Zoo Atlanta's Conservation Action Resources Center, Coca-Cola World Studio
   
ARC Greenroof Plantings, Photo by LSVProject Name: Zoo Atlanta's Conservation Action Resources Center, Coca-Cola World Studio
Year: 1997
Owner: Zoo Atlanta
Location: Atlanta, GA, USA
Building Type: Educational
Type: Intensive
System: Single Source Provider
Size: 16000 sq.ft.
Slope: 6%
Access: Accessible, Private
Submitted by: Linda S. Velazquez

Designers/Manufacturers of Record:
Architects: Lord, Aeck & Sargent Architecture
General Contractor: Holder Construction Company
Landscape Architects: CLR Design
Plant Supplier: Pike Family Nurseries

March 2000, Photo by LSVMarch 2000, Photo by LSV
The intensive greenroof of Zoo Atlanta's Conservation Action Resources Center (ARC) was designed by Lord, Aeck & Sargent Architecture and built by Holder Construction Company. CLR Design provided landscape architecture services and Pike Family Nurseries supplied all the plants for the project. The ARC rises from the land eastward, and the west side of the greenroof is flush with the original grade. The 16,000 square foot "living roof" is the result of the vision of Dr. Terry Maple, the Zoo?s President and CEO. He desired a building that would both blend in with the surrounding landscape and provide an ecological tool for educating the public in conservation biology. "The ARC links Georgia's children with the natural world via advanced technology such as interactive learning stations and satellite tracking," (Ed Santos, Atlanta Zoo Horticulturalist, 1998).A liquid applied, hot rubberized asphalt roofing system was placed over the concrete slab roof deck. The roof has a custom blended soil depth of 18 - 24", with a large variety of plant material, and an approximate maximum saturated weight of 105 pcf. The organic design of the greenroof further includes a 3,400 square foot coiled and copper shingle clad center roof, which rises from the ARC in the shape of a snake.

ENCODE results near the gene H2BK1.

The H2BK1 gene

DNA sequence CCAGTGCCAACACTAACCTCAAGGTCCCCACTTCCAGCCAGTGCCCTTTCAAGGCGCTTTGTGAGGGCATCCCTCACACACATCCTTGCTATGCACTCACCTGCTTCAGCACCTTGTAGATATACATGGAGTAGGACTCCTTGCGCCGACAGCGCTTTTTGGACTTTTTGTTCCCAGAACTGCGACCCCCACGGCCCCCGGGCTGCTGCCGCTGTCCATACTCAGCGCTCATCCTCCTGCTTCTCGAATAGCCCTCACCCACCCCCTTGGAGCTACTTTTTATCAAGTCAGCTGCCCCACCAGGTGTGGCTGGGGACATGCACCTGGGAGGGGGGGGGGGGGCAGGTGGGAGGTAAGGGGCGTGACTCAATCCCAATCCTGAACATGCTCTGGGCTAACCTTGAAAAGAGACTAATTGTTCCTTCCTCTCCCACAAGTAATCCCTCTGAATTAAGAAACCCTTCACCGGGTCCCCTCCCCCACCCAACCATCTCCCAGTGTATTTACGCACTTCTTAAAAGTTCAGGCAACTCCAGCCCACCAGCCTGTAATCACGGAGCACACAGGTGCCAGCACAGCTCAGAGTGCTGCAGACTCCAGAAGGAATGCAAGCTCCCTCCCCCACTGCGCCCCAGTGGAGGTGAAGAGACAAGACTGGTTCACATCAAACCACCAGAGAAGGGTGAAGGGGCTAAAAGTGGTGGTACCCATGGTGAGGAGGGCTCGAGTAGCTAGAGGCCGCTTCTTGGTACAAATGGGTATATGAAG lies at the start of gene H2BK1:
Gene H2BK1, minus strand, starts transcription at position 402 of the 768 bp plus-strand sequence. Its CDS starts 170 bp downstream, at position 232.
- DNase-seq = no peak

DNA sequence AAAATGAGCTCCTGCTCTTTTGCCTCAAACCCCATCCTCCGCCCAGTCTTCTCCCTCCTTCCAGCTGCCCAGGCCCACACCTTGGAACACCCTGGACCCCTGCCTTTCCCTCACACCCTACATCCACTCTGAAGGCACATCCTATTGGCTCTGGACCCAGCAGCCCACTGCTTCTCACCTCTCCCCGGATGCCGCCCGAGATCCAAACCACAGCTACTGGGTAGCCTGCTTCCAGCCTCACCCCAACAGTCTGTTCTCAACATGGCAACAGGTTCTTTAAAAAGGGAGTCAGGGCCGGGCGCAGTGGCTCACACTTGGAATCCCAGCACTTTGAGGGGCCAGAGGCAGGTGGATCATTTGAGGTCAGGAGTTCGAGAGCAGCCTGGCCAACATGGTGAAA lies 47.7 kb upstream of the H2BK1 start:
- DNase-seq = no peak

The Zoo horticultural staff selected many foliage and flowering shrubs along with perennials and flowering vines, and placed a jute mesh covering as erosion control, a weed barrier, and as a moisture retainer (Landscape Architect and Specifier News, November 1998). Linda Velazquez visited the building in early March 2000, and due to the high ratio of herbaceous perennials, there were mostly evergreen shrubs providing winter interest. The groundcovers and vines come alive as spring progresses, and plant material includes Wax Myrtle, Sweetshrub, Butterfly Bush, White and Purple Coneflowers, Cardinal Flower, Beautyberry, Common Verbena, Coral Honeysuckle, and Carolina Jessamine, among many others. Due to the ARC?s high visibility factor and the porosity of the soil mix, a built in irrigation system was installed and operates between two to six times a week as necessary.

Additional thumbnail photos:

See here to read the project profile with additional photos and drawings from Lord, Aeck & Sargent.
 
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